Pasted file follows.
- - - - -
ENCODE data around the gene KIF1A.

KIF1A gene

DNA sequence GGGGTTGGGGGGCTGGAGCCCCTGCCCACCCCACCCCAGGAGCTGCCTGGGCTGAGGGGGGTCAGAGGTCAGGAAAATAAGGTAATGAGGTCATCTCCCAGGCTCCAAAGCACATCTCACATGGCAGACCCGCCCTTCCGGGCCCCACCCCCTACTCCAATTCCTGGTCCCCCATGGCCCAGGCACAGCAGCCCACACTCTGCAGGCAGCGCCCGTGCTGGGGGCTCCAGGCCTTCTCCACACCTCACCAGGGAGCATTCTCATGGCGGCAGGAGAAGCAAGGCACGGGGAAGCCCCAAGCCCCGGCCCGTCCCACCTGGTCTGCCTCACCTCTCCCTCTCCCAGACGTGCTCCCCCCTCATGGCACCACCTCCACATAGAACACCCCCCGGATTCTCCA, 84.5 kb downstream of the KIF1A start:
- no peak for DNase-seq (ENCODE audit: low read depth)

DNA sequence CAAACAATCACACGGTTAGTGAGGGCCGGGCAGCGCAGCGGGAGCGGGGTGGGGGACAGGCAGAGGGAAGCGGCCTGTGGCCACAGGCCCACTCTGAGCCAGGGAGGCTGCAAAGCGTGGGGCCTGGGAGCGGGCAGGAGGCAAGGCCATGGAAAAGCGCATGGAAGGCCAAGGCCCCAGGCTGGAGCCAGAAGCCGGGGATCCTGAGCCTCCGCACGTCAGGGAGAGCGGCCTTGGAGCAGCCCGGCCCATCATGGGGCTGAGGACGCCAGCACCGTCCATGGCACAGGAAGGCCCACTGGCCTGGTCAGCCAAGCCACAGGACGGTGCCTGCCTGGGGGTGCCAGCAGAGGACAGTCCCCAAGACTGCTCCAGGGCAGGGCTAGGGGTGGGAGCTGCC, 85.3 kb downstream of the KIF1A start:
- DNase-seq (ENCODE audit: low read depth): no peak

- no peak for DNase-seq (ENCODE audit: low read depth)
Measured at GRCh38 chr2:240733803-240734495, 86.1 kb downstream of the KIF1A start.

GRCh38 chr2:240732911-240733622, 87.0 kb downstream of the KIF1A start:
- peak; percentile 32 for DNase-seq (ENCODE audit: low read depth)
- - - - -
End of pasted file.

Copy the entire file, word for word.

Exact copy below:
ENCODE data around the gene KIF1A.

KIF1A gene

DNA sequence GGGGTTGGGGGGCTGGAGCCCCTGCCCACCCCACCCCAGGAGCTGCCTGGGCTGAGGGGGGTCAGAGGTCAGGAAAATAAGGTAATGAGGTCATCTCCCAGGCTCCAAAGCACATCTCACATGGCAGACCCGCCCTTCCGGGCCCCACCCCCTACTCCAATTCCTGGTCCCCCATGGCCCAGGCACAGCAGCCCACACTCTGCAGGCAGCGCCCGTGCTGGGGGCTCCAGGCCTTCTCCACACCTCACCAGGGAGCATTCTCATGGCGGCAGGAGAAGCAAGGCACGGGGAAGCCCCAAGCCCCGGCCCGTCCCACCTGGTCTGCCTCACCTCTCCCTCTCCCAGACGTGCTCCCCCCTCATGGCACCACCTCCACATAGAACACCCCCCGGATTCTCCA, 84.5 kb downstream of the KIF1A start:
- no peak for DNase-seq (ENCODE audit: low read depth)

DNA sequence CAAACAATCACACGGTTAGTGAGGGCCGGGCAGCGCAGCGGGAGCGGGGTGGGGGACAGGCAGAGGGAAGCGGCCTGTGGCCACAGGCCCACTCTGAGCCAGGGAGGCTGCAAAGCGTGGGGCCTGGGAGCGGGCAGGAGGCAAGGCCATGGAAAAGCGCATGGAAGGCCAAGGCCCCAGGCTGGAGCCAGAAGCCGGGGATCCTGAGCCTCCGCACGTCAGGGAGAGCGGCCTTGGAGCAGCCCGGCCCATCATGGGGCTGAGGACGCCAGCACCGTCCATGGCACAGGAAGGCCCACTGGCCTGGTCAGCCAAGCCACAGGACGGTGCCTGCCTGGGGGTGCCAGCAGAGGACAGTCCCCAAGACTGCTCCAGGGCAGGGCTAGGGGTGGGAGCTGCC, 85.3 kb downstream of the KIF1A start:
- DNase-seq (ENCODE audit: low read depth): no peak

- no peak for DNase-seq (ENCODE audit: low read depth)
Measured at GRCh38 chr2:240733803-240734495, 86.1 kb downstream of the KIF1A start.

GRCh38 chr2:240732911-240733622, 87.0 kb downstream of the KIF1A start:
- peak; percentile 32 for DNase-seq (ENCODE audit: low read depth)